Skip to comments.Ancient Virus Found Hiding Out in Finch Genome
Posted on 10/02/2010 11:21:25 AM PDT by neverdem
The hepatitis B virus and its ilk have been around for a long, long time. A newly uncovered "viral fossil" buried deep in the genome of the zebra finch indicates that the hepatitis B family of virusesknown as hepadnavirusesoriginated at least 19 million years ago. Together with recent findings on other viruses, the work suggests that all viruses may be much older than thought.
No one knows exactly where or when viruses originated. They don't leave fossils, so scientists have begun scouring the DNA of various organisms, looking for evidence of ancient infections. Based on fragments of viral genes found in the DNA of bats and wallabies, for example, researchers have deduced that relatives of the Ebola and Marburg viruses began infecting mammals tens of millions of years ago.
The hepadnavirus discovery came about almost by chance. Late one night, Cédric Feschotte, an evolutionary geneticist at the University of Texas, Arlington, was browsing the DNA sequence database GenBank. On a whim, he typed in the amino acid sequence that makes up the hepatitis B virus. "I was just playing," he says. Feschotte wasn't expecting to find much, but a match appeared in the genome of the zebra finch. Closer inspection revealed that the finch genome contained 15 hepadnavirus fragments spread out over 10 chromosomes.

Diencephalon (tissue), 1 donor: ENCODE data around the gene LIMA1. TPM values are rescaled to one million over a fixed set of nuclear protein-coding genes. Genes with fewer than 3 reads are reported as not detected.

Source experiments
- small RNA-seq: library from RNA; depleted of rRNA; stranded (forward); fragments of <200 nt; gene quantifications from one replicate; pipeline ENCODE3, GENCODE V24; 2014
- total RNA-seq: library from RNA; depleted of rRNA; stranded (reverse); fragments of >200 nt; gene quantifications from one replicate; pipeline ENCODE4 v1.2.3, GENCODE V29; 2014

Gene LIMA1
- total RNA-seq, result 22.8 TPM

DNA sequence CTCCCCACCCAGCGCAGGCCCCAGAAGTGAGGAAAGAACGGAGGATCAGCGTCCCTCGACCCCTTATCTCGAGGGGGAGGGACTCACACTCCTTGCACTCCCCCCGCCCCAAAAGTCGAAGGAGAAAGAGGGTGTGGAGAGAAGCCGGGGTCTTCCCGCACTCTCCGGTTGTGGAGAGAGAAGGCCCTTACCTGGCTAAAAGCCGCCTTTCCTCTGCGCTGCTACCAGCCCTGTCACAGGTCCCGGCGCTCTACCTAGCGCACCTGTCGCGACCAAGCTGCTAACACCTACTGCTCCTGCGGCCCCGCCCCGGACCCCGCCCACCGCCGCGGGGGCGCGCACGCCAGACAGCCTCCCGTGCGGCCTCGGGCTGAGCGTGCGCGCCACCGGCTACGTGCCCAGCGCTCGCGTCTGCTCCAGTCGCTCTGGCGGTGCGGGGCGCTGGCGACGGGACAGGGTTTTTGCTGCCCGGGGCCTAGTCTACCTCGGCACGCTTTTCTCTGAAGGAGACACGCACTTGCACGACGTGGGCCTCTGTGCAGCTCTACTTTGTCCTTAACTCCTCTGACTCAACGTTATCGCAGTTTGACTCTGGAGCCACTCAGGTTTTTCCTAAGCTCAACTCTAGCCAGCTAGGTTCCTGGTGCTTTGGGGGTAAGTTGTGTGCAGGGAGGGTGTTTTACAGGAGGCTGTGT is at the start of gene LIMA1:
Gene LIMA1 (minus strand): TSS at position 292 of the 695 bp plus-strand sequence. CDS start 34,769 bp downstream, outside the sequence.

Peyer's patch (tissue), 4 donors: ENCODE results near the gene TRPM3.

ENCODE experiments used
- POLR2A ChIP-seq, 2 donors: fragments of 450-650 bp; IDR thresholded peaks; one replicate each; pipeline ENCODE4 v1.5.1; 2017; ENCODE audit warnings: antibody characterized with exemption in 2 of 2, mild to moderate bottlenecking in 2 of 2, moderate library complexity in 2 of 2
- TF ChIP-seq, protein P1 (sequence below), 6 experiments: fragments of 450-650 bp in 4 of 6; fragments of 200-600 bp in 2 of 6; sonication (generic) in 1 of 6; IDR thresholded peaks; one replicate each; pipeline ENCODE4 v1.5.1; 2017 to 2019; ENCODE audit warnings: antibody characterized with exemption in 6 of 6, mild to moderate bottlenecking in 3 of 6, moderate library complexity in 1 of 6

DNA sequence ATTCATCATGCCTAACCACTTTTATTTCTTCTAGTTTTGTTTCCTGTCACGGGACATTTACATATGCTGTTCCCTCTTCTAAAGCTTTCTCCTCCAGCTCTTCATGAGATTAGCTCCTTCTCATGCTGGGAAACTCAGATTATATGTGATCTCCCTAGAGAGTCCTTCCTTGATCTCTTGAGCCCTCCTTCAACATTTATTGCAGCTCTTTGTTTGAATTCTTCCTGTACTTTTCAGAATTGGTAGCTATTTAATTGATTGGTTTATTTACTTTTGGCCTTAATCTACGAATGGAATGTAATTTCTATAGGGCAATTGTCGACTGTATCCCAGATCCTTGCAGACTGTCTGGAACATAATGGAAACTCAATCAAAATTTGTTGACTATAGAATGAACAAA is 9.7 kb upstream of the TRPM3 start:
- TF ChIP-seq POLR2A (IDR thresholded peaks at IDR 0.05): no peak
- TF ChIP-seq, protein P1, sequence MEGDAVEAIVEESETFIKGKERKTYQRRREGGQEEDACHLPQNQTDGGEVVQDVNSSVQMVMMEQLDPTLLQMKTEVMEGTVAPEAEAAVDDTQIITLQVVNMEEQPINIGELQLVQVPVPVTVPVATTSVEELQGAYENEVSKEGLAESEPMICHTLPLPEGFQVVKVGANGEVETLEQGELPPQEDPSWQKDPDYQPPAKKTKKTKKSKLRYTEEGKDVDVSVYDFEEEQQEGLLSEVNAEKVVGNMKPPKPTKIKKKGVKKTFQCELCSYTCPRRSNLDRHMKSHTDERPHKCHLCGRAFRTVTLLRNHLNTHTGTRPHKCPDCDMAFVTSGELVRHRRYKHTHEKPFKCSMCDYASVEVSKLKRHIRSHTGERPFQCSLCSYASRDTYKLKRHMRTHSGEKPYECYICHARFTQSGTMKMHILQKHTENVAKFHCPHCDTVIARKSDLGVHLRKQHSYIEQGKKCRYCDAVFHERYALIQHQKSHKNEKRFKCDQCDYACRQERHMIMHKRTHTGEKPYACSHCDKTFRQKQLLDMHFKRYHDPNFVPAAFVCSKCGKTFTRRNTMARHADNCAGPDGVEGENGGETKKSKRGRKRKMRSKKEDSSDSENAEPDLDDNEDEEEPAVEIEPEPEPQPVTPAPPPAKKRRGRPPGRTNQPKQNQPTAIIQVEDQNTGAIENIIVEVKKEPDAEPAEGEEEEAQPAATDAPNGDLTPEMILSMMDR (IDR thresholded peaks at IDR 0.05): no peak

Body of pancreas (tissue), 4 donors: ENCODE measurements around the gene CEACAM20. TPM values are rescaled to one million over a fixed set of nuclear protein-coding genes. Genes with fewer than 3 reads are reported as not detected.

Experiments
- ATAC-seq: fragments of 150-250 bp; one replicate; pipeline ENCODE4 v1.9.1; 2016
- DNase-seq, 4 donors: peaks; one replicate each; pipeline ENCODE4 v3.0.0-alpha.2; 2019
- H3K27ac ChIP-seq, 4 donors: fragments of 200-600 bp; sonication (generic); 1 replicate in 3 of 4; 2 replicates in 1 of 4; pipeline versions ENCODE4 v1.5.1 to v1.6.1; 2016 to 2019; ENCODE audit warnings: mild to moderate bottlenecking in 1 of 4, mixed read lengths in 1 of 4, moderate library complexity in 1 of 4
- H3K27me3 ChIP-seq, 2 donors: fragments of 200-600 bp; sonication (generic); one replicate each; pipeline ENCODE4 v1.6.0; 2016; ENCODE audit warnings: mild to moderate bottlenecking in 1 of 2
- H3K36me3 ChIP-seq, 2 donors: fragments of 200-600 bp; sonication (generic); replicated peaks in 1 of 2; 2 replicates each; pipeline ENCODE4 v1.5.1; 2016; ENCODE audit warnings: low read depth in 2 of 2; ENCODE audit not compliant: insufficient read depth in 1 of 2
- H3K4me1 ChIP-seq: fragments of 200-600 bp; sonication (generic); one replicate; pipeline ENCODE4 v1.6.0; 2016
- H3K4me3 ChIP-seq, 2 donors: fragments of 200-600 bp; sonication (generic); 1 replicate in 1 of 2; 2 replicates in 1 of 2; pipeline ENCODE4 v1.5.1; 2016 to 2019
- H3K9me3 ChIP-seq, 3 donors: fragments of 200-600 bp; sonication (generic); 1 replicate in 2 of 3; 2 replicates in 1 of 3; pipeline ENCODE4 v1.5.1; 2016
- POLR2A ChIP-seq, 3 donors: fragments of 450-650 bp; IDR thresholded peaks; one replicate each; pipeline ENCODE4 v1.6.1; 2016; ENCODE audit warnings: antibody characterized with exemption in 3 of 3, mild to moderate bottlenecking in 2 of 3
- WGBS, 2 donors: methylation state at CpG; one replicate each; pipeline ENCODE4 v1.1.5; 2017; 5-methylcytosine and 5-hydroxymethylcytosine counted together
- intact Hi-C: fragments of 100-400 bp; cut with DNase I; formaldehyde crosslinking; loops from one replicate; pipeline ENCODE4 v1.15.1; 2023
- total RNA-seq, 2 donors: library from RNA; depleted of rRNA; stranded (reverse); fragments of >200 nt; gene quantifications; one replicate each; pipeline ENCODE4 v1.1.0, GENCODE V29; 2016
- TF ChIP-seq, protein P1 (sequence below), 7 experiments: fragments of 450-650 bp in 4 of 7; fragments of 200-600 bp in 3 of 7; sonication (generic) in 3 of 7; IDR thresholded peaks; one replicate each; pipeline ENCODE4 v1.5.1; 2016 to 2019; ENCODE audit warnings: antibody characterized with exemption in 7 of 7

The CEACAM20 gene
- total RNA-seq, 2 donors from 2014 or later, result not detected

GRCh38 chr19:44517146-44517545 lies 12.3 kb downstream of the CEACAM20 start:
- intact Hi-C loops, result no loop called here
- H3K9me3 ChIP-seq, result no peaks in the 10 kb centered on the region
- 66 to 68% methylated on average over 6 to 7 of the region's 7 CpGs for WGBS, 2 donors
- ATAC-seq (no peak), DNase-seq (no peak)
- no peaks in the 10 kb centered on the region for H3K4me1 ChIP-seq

Feschotte and his postdoc, Clément Gilbert, set about trying to figure out how long ago the virus entered the finch genome. They collected tissue samples from five species related to zebra finchesthe olive sunbird, the dark-eyed junco, the gouldian finch, the scaly-breasted munia, and the black-throated finch. When a virus inserts itself into the DNA of its host, it does so at a random spot. So the researchers reasoned that if they found the viral fragment in the same place in two related birds, they could be confident that the insertion must have occurred prior to the divergence of these two species.
A previous study put the age of hepadnaviruses at less than 6000 years. And the hepadnavirus in the finch genome was quite similar to the modern hepatitis B virus that infects ducks. So the researchers assumed that the integration had happened relatively recently.
Yet when they sequenced those spots in the genome where the hepadnavirus fragments appeared in the zebra finch, they found that the virus was very old. Viral fragments were present in all the birds except the olive sunbird, which diverged from the other species some 35 million years ago. The scientists inferred that the first insertion must have taken place between 35 million and 25 million years ago, when the junco, the next oldest relative, split off.